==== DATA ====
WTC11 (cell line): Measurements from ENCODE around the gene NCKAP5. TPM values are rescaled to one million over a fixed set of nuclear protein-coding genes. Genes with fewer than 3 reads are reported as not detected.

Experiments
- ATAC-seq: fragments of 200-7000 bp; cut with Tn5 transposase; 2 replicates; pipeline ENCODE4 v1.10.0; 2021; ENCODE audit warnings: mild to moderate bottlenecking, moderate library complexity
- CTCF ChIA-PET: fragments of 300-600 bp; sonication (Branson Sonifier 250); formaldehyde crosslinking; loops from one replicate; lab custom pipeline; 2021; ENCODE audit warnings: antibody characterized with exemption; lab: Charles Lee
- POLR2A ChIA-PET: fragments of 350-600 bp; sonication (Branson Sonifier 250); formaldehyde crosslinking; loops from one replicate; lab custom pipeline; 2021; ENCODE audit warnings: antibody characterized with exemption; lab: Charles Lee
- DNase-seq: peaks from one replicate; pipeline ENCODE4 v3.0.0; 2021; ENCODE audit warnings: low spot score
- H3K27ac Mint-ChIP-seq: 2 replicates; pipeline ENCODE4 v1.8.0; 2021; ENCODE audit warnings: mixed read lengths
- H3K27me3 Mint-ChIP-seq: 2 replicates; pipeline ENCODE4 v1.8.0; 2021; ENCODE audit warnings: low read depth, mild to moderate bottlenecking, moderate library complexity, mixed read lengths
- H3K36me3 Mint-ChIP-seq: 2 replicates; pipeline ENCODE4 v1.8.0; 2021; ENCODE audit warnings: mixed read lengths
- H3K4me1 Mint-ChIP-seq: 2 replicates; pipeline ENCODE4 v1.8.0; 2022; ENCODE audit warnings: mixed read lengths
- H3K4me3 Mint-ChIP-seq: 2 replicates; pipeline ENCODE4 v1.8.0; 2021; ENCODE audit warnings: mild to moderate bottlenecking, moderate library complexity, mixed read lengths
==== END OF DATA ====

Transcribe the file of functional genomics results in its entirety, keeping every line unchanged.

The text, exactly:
WTC11 (cell line): Measurements from ENCODE around the gene NCKAP5. TPM values are rescaled to one million over a fixed set of nuclear protein-coding genes. Genes with fewer than 3 reads are reported as not detected.

Experiments
- ATAC-seq: fragments of 200-7000 bp; cut with Tn5 transposase; 2 replicates; pipeline ENCODE4 v1.10.0; 2021; ENCODE audit warnings: mild to moderate bottlenecking, moderate library complexity
- CTCF ChIA-PET: fragments of 300-600 bp; sonication (Branson Sonifier 250); formaldehyde crosslinking; loops from one replicate; lab custom pipeline; 2021; ENCODE audit warnings: antibody characterized with exemption; lab: Charles Lee
- POLR2A ChIA-PET: fragments of 350-600 bp; sonication (Branson Sonifier 250); formaldehyde crosslinking; loops from one replicate; lab custom pipeline; 2021; ENCODE audit warnings: antibody characterized with exemption; lab: Charles Lee
- DNase-seq: peaks from one replicate; pipeline ENCODE4 v3.0.0; 2021; ENCODE audit warnings: low spot score
- H3K27ac Mint-ChIP-seq: 2 replicates; pipeline ENCODE4 v1.8.0; 2021; ENCODE audit warnings: mixed read lengths
- H3K27me3 Mint-ChIP-seq: 2 replicates; pipeline ENCODE4 v1.8.0; 2021; ENCODE audit warnings: low read depth, mild to moderate bottlenecking, moderate library complexity, mixed read lengths
- H3K36me3 Mint-ChIP-seq: 2 replicates; pipeline ENCODE4 v1.8.0; 2021; ENCODE audit warnings: mixed read lengths
- H3K4me1 Mint-ChIP-seq: 2 replicates; pipeline ENCODE4 v1.8.0; 2022; ENCODE audit warnings: mixed read lengths
- H3K4me3 Mint-ChIP-seq: 2 replicates; pipeline ENCODE4 v1.8.0; 2021; ENCODE audit warnings: mild to moderate bottlenecking, moderate library complexity, mixed read lengths